If you’re living with arthritis, you may be at risk of developing hearing loss. And while the disease may affect the systems needed for hearing, often it’s the drugs used for arthritis treatment that is the culprit behind hearing loss.
Arthritis and hearing loss
Arthritis is a common condition. According to the Arthritis Foundation, 1 in 5 Canadians live with arthritis; more than half are under 65.
This 2018 study in Clinical Rheumatology showed that rheumatoid arthritis and systemic autoimmune disorders are associated with hearing loss. Previous thinking was that the inner ear was an “immune-privileged” site, unaffected by autoimmune diseases.
Sensorineural hearing loss is most commonly associated with autoimmune disorders. This type of hearing loss can make it hard for the brain to interpret sound.
Conductive hearing loss (when sounds can’t get through the outer or middle ear) may also occur.
Or a person may have mixed hearing loss in which both types of hearing loss are present.
Can arthritis cause hearing loss?
People with arthritis may experience hearing loss from the disease or from the drugs used for treatment. Causes may include:
- High doses of aspirin (e.g. Bayer), ibuprofen (e.g. Advil or Motrin), or acetaminophen (e.g. Tylenol).
- Prolonged use of medications used to treat arthritis.
- Arthritis may attack the cochlea and small bones, joints and cartilage of the inner ear.
- Rheumatoid arthritis (RA) can increase the chance of autoimmune inner ear disease (AIED) and hearing loss.
What symptoms of hearing loss are caused by arthritis?
Pinpointing arthritis or arthritis medications as the root cause of hearing loss can be difficult. People often report:
- Speech may seem muffled.
- Trouble hearing with competing background noise.
- A feeling of fullness in the ear.
- A ringing or other sound in the ear.
- Dizziness, issues with balance, or vertigo.
Symptoms of hearing loss should be treated as early as possible. An Audiologist can conduct a complete Hearing Evaluation. With your permission, the results of the Hearing Evaluation will be shared with your doctor or rheumatologist.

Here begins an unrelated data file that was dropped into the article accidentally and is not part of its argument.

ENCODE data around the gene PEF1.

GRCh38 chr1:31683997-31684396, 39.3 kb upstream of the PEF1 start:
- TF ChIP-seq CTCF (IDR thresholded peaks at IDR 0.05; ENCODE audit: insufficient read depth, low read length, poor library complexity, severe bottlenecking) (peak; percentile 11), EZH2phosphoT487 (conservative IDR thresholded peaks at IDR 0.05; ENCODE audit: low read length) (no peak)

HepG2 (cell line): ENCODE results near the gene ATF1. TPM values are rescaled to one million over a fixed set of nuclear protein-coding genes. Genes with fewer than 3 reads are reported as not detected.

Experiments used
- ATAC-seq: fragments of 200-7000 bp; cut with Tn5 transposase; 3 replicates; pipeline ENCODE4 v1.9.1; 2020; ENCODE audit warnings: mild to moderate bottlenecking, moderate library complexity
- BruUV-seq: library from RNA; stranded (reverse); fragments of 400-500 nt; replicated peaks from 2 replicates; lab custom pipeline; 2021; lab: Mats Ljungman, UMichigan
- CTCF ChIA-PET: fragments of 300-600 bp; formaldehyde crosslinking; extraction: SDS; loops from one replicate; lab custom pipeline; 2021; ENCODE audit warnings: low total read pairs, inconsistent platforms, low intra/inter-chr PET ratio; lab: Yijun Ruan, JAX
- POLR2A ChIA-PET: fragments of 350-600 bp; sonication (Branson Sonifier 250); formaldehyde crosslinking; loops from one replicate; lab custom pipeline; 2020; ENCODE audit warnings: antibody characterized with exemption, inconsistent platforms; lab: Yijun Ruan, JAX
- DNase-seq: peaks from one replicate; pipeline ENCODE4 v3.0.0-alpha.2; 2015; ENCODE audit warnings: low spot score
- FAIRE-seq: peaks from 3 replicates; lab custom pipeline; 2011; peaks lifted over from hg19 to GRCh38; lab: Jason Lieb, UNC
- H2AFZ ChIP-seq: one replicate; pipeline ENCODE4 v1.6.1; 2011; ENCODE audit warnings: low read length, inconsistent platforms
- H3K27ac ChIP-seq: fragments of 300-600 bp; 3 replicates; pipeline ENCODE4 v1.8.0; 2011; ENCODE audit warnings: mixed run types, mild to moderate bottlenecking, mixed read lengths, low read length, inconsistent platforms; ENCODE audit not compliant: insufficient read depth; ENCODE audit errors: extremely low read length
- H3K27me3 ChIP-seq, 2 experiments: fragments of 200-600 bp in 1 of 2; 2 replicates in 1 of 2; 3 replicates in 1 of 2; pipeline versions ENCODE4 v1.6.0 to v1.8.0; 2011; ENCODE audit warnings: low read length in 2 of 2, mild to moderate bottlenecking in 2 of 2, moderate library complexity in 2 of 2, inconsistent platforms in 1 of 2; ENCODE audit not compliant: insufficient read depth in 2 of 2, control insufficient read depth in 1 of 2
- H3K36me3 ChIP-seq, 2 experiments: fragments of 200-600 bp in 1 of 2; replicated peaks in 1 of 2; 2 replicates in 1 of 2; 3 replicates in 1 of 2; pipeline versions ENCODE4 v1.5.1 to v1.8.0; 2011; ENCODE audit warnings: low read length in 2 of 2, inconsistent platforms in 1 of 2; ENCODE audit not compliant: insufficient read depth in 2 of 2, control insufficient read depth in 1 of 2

How do you treat arthritis-related hearing loss?
The main focus for treating hearing loss due to an autoimmune disorder like arthritis is preserving hearing. Your doctor may consider alternative medications or options such as steroids, vasodilators that improve blood flow to the ear or anti-inflammatory drugs.
Hearing aids can’t restore hearing, but they will help you hear and communicate better.
How is rheumatoid arthritis linked to hearing loss?
RA can damage the nerves or tissue in the ears that allows us to hear. This puts people with RA at risk for hearing loss, autoimmune inner ear disease, and damage to the bones and cartilage in the ear.
Up to 75% of people with rheumatoid arthritis may experience sensorineural hearing loss. However, people with RA may also have conductive hearing loss if the outer and middle portions of the ear are damaged.
Risk factors include:
Exposure to noise, smoking, alcohol
RA-related ear damage
If you have rheumatoid arthritis, make sure you pay attention to your hearing and discuss any changes you notice with your doctor. You should also have a Hearing Evaluation baseline on file and get your hearing retested every 1 – 2 years.
Does osteoarthritis cause hearing loss?
Yes, osteoarthritis can result in hearing loss. This is because osteoarthritis breaks down joint cartilage. The body responds to the damage with an abnormal repair mechanism that changes bone structure.
Studies have shown a higher occurrence of abnormalities in the middle ear in people with osteoarthritis. Cartilage degenerates in the middle ear ossicles or cochlear capsule.
People with osteoarthritis also report more complaints of tinnitus.
What is Autoimmune Inner Ear Disease?
Though rare, Autoimmune inner ear disease (AIED) occurs in just under 30% of people who have another autoimmune disease such as rheumatoid arthritis.
With AIED, the immune system attacks the inner ear. Hearing loss can often start in one ear then move to the other ear over time.
AIED can be treated, and as with other autoimmune disorders, preservation of hearing should be a priority as early as possible.
If you have arthritis, let your Audiologist know. If a friend or loved one with arthritis is experiencing tinnitus or difficulty hearing, encourage them to book an appointment.
Broadmead Hearing Clinic: 250-479-2969 or Oak Bay Hearing Clinic: 250-479-2921.